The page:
Definition and Overview

Animal allergies refer to a common health condition that causes allergic reactions to animals, whether to their dander, fur, saliva, or urine. People who have a pet allergy, as this condition is also called, are prone to having breathing difficulties and asthmatic symptoms when exposed to said allergens. Allergic reactions can be minimized with the help of medications and therapies, although the best way to avoid triggering attacks is to limit exposure to animals, especially those most commonly associated with allergies.

Cause of Condition

The symptoms experienced by people allergic to animals are triggered by close or frequent exposure as well as by direct contact with animals, usually those with fur or feathers. The animals most commonly known to cause allergic reactions are dogs, cats, horses, and rodents. Pet dander, which refers to dead skin cells that animals naturally shed, is the most common culprit because these are very small, are airborne and can remain so for a time, and can even stick to clothes and furniture.

However, the body’s reaction to the allergens is actually caused by the immune system, which picks up pet dander as a potential foreign threat. In order to protect the body from bacteria and other threats, the immune system produces antibodies. In a person with a pet allergy, the antibodies mistakenly identify pet dander as a harmful threat, causing the immune system to respond counteractively. The most common reaction is an inflammatory response in the lungs and nasal passageway, causing asthma-like symptoms. If the person’s exposure to the allergen does not reduce or stop despite these symptoms, there is a tendency for the inflammatory response to become chronic, which characterizes asthma.

Most people who have allergies tend to have allergies and asthma in their family medical history, which indicates that hypersensitivity to animal substances may be a hereditary condition.

Pet exposure during childhood is also found to have some impact on how a person’s immune system may react to animal exposure over time. According to some studies, children exposed to animals at an early age, or more specifically the first year of life, tend to have stronger resistance to allergies and asthma.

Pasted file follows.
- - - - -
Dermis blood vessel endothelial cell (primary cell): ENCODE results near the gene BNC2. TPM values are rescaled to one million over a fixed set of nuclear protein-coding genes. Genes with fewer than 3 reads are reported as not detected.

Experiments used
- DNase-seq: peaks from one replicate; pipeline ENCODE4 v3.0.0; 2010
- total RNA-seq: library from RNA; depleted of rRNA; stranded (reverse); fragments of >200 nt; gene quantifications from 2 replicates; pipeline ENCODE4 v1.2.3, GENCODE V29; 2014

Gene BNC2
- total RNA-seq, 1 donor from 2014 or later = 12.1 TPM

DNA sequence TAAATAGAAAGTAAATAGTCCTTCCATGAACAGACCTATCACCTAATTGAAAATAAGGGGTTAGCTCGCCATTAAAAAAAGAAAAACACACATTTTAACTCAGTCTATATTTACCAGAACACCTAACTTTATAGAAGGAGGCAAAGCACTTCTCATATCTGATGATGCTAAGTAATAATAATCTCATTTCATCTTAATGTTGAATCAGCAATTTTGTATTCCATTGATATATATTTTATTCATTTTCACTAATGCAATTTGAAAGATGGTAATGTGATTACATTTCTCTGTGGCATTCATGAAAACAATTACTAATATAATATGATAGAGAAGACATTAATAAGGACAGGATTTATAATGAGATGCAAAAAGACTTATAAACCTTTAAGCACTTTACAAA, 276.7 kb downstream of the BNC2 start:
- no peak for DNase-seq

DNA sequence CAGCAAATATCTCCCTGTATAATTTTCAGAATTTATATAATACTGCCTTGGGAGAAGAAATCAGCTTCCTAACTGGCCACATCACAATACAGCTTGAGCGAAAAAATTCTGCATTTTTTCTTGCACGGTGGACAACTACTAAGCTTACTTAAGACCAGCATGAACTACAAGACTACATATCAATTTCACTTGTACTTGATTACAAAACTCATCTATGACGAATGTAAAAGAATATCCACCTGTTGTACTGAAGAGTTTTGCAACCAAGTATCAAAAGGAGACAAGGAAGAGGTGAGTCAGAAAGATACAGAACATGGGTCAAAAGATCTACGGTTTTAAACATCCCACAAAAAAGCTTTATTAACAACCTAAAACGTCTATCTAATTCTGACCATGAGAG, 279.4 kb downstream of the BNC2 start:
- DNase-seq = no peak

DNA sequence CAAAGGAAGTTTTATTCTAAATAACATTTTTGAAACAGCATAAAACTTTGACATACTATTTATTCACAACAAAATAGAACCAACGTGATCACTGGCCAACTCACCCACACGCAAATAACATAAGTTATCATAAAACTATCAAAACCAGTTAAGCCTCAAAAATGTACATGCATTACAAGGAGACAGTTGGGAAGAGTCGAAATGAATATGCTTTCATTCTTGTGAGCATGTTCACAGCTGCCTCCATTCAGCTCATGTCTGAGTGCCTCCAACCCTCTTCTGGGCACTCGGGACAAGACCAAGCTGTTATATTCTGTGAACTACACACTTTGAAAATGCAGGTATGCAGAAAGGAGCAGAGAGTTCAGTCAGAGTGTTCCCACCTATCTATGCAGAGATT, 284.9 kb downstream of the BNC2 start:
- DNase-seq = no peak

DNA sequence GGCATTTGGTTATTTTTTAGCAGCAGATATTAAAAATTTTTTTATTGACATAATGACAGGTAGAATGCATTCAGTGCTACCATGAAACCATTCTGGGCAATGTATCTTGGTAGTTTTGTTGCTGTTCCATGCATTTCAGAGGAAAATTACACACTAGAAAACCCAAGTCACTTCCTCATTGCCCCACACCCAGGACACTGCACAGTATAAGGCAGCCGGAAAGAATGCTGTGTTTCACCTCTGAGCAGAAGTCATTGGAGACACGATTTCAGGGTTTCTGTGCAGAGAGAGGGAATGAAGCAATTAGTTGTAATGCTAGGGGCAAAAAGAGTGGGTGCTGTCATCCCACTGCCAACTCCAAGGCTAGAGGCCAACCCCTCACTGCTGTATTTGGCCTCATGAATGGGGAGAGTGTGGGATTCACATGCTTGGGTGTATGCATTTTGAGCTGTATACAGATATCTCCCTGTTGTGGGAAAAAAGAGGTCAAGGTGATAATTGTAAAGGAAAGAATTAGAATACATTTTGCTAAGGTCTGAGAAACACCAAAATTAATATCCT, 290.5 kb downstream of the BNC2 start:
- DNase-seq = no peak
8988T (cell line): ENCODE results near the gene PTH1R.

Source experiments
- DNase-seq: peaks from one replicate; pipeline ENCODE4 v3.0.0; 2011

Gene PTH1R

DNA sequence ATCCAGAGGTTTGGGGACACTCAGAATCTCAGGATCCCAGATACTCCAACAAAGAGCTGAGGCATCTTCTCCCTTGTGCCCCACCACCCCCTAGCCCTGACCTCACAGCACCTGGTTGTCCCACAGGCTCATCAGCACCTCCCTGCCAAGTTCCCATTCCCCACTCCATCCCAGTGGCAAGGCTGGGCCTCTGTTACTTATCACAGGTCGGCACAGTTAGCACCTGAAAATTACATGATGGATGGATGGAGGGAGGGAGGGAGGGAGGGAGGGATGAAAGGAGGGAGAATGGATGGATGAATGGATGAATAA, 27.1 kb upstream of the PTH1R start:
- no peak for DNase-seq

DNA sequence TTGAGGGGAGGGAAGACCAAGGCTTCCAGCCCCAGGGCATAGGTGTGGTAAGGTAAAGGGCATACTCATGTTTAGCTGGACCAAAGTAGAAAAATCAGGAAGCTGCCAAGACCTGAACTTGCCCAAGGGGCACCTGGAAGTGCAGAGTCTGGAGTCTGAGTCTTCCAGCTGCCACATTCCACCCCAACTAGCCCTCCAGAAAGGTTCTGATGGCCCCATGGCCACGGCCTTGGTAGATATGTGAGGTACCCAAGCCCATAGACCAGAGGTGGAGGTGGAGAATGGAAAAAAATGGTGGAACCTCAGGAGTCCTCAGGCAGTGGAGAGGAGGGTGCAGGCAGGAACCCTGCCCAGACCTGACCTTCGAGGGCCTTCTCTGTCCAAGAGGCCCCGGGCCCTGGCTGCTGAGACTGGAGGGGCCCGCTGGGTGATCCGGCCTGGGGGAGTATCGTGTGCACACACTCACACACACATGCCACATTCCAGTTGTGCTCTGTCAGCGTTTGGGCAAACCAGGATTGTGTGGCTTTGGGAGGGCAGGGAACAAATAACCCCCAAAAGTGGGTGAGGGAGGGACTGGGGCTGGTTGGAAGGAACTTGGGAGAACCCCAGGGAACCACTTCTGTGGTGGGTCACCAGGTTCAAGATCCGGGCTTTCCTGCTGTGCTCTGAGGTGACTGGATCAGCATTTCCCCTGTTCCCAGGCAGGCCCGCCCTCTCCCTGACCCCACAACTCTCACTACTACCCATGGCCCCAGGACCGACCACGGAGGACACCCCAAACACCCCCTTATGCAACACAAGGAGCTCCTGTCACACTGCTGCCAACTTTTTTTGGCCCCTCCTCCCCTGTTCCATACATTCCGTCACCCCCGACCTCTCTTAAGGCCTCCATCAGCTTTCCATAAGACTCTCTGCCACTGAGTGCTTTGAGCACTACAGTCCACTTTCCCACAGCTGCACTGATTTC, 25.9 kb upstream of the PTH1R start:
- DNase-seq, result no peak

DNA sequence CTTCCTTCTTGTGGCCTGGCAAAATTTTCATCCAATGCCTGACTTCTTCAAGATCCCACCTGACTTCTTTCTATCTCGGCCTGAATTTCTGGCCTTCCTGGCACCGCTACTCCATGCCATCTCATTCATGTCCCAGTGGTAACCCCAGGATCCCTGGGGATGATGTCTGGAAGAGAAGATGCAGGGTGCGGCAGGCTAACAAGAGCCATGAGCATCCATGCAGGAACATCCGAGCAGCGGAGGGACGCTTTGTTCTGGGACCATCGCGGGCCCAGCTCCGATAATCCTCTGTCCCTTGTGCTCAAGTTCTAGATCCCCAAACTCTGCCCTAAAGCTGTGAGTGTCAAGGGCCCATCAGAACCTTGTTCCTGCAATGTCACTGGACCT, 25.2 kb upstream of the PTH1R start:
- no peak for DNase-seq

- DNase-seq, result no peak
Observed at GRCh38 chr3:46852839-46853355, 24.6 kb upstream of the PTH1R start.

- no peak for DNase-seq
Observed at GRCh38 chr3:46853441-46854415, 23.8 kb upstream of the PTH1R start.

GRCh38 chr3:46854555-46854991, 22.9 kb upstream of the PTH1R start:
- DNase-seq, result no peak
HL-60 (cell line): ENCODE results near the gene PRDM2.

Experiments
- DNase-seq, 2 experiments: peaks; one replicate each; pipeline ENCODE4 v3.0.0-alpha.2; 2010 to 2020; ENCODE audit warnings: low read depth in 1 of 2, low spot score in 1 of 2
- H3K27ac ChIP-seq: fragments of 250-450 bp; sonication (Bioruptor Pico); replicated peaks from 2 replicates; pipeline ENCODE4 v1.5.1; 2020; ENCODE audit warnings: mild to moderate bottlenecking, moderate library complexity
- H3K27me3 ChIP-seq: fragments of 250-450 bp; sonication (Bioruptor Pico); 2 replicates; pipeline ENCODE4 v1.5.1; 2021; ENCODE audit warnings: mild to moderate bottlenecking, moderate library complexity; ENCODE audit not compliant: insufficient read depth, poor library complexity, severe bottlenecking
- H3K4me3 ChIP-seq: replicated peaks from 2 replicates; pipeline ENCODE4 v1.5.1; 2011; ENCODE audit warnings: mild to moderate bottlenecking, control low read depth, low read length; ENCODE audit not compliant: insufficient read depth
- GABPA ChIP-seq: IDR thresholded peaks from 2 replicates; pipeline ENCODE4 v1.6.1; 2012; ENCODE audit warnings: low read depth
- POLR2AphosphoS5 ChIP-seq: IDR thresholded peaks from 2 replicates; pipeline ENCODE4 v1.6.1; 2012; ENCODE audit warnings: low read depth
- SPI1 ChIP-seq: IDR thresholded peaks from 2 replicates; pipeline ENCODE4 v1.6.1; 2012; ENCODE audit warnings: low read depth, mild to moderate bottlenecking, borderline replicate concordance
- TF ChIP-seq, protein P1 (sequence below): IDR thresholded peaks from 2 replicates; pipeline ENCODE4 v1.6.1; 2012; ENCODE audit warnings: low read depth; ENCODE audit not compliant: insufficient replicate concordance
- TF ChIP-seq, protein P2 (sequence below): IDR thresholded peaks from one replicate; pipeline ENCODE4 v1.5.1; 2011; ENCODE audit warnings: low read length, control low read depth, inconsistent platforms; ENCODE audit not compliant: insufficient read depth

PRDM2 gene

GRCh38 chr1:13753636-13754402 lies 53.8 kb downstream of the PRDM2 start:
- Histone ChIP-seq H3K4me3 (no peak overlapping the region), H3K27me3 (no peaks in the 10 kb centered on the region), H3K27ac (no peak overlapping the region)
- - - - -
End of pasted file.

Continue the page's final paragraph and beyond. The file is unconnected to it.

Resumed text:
Key Symptoms

Due to the immune system’s inflammatory response, animal allergies usually cause symptoms similar to an upper respiratory infection. These include:

  • Swollen nasal passageways
  • Runny nose
  • Itchy or irritated nose, causing frequent sneezing
  • Itchy throat or roof of the mouth
  • Nasal congestion
  • Post-nasal drip
  • Inflamed and watery eyes
  • Hives, or raised skin patches or rashes
  • Itchy skin
  • Eczema attack
  • Facial pressure
  • Swollen skin under the eyes

If animal allergies cause an asthma attack, the patient will experience more severe symptoms that affect breathing. These include:

  • Coughing
  • Wheezing
  • Shortness of breath
  • Tightening of the chest
  • Whistling sound when the person exhales

Since most of these symptoms are similar to what a person experiences during a bout of the common cold, allergic reactions are sometimes mistaken as a minor illness, causing patients to refrain from seeking medical attention. However, the common cold rarely goes beyond a week or two, unless some aggravating factors are involved. Thus, when the above symptoms are experienced for more than a couple of weeks at most, the presence of allergy should be suspected and medical attention should be sought.

Possible complications

If a person is having severe breathing difficulties, he should be given emergency medical care to avoid serious health complications.